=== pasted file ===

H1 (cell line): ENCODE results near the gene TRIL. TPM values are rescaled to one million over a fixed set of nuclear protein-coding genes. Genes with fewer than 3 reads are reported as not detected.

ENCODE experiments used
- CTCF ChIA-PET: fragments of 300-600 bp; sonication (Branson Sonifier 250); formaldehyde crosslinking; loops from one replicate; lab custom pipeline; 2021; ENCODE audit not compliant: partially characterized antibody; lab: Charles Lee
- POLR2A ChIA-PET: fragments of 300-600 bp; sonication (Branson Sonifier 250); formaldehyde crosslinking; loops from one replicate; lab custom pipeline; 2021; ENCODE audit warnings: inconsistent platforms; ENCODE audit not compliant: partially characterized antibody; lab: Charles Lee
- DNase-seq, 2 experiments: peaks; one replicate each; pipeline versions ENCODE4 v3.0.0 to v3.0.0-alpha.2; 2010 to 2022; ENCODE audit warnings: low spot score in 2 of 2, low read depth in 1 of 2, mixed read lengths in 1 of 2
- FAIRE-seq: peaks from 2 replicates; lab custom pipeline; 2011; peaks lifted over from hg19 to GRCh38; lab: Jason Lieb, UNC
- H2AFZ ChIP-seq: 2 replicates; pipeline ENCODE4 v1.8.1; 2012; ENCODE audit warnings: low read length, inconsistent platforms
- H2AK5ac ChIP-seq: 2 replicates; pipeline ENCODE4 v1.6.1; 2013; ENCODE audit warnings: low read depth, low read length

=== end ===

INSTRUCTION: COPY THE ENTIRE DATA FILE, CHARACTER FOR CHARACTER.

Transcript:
H1 (cell line): ENCODE results near the gene TRIL. TPM values are rescaled to one million over a fixed set of nuclear protein-coding genes. Genes with fewer than 3 reads are reported as not detected.

ENCODE experiments used
- CTCF ChIA-PET: fragments of 300-600 bp; sonication (Branson Sonifier 250); formaldehyde crosslinking; loops from one replicate; lab custom pipeline; 2021; ENCODE audit not compliant: partially characterized antibody; lab: Charles Lee
- POLR2A ChIA-PET: fragments of 300-600 bp; sonication (Branson Sonifier 250); formaldehyde crosslinking; loops from one replicate; lab custom pipeline; 2021; ENCODE audit warnings: inconsistent platforms; ENCODE audit not compliant: partially characterized antibody; lab: Charles Lee
- DNase-seq, 2 experiments: peaks; one replicate each; pipeline versions ENCODE4 v3.0.0 to v3.0.0-alpha.2; 2010 to 2022; ENCODE audit warnings: low spot score in 2 of 2, low read depth in 1 of 2, mixed read lengths in 1 of 2
- FAIRE-seq: peaks from 2 replicates; lab custom pipeline; 2011; peaks lifted over from hg19 to GRCh38; lab: Jason Lieb, UNC
- H2AFZ ChIP-seq: 2 replicates; pipeline ENCODE4 v1.8.1; 2012; ENCODE audit warnings: low read length, inconsistent platforms
- H2AK5ac ChIP-seq: 2 replicates; pipeline ENCODE4 v1.6.1; 2013; ENCODE audit warnings: low read depth, low read length